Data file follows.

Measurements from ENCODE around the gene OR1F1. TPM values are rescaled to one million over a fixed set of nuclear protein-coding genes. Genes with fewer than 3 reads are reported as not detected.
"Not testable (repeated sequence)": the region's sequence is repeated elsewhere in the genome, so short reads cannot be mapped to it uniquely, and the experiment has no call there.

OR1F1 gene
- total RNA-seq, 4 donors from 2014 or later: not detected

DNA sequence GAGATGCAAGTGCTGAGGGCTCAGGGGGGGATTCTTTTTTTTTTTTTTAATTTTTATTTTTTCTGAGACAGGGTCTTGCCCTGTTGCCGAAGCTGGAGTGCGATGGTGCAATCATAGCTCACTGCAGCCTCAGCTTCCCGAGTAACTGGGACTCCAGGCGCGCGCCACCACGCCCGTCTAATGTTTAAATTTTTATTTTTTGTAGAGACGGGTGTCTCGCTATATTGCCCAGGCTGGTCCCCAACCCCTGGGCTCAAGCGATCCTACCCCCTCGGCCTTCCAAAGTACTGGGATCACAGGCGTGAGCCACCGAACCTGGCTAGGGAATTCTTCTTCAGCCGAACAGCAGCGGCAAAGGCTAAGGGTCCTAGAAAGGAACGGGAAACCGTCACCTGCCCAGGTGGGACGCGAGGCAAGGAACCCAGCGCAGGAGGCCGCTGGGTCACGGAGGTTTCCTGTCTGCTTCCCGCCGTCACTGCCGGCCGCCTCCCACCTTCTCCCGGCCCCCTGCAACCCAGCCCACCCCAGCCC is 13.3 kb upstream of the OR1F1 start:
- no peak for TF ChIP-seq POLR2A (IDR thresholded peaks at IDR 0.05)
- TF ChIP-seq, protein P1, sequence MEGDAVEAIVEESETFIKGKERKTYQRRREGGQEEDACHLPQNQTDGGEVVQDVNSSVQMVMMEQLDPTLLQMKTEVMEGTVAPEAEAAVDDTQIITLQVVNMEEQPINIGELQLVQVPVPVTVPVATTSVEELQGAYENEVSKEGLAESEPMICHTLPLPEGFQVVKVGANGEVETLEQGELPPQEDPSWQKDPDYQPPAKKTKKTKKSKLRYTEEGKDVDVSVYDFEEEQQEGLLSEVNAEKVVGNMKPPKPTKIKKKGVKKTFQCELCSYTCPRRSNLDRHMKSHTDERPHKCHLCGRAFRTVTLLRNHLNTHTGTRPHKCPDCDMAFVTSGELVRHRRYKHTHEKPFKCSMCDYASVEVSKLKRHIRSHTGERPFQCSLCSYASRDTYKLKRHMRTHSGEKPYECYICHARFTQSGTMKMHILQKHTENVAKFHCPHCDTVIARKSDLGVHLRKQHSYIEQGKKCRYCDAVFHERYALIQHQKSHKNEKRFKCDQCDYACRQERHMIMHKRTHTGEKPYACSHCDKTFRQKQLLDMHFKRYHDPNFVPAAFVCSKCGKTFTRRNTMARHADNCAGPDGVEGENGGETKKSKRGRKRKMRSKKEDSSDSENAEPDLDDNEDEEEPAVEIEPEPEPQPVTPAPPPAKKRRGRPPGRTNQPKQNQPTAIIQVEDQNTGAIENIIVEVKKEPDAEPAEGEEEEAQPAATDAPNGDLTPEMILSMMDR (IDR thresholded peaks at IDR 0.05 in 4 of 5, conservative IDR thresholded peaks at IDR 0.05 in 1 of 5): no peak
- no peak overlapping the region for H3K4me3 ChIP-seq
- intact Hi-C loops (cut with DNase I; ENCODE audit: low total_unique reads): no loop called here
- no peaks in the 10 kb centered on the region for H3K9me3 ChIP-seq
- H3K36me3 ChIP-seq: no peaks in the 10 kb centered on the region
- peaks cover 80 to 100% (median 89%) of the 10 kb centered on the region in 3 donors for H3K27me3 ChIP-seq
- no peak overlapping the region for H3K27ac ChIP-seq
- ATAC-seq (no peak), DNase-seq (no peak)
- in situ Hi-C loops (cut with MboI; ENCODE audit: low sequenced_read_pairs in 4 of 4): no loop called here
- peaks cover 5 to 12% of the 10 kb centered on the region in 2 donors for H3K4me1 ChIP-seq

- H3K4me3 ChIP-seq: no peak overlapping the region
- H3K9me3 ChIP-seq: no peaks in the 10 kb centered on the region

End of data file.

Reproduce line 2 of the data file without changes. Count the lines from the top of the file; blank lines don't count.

"Not testable (repeated sequence)": the region's sequence is repeated elsewhere in the genome, so short reads cannot be mapped to it uniquely, and the experiment has no call there.